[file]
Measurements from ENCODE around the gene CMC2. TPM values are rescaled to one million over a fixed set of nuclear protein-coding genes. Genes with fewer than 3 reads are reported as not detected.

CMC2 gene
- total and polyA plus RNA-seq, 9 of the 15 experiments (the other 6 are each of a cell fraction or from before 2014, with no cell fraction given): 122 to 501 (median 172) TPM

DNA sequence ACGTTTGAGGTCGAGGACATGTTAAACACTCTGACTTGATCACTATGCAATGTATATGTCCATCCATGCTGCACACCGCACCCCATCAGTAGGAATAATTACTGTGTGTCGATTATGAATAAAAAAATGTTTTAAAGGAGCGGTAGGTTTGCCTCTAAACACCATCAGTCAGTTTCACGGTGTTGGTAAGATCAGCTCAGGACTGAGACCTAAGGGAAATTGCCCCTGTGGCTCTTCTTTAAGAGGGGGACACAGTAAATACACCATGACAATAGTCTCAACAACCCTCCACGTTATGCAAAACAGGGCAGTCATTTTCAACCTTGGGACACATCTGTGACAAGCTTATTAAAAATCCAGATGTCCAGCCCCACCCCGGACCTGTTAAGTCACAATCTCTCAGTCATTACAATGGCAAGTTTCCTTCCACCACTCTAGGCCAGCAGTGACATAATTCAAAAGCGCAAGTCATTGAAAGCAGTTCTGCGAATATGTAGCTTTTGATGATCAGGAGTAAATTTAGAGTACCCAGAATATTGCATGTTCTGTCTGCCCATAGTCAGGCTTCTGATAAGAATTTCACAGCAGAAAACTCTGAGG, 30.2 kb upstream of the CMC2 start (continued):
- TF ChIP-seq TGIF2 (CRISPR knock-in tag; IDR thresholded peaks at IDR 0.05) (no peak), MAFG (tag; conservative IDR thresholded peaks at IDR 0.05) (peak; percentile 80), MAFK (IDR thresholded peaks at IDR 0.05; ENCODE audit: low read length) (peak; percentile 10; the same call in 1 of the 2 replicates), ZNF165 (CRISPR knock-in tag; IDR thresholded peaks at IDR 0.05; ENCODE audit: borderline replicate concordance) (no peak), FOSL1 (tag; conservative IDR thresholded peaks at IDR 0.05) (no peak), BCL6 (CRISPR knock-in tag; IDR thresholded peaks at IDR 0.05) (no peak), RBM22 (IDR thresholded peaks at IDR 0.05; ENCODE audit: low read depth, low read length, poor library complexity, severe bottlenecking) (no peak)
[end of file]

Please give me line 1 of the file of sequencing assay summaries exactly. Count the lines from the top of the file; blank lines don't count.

Measurements from ENCODE around the gene CMC2. TPM values are rescaled to one million over a fixed set of nuclear protein-coding genes. Genes with fewer than 3 reads are reported as not detected.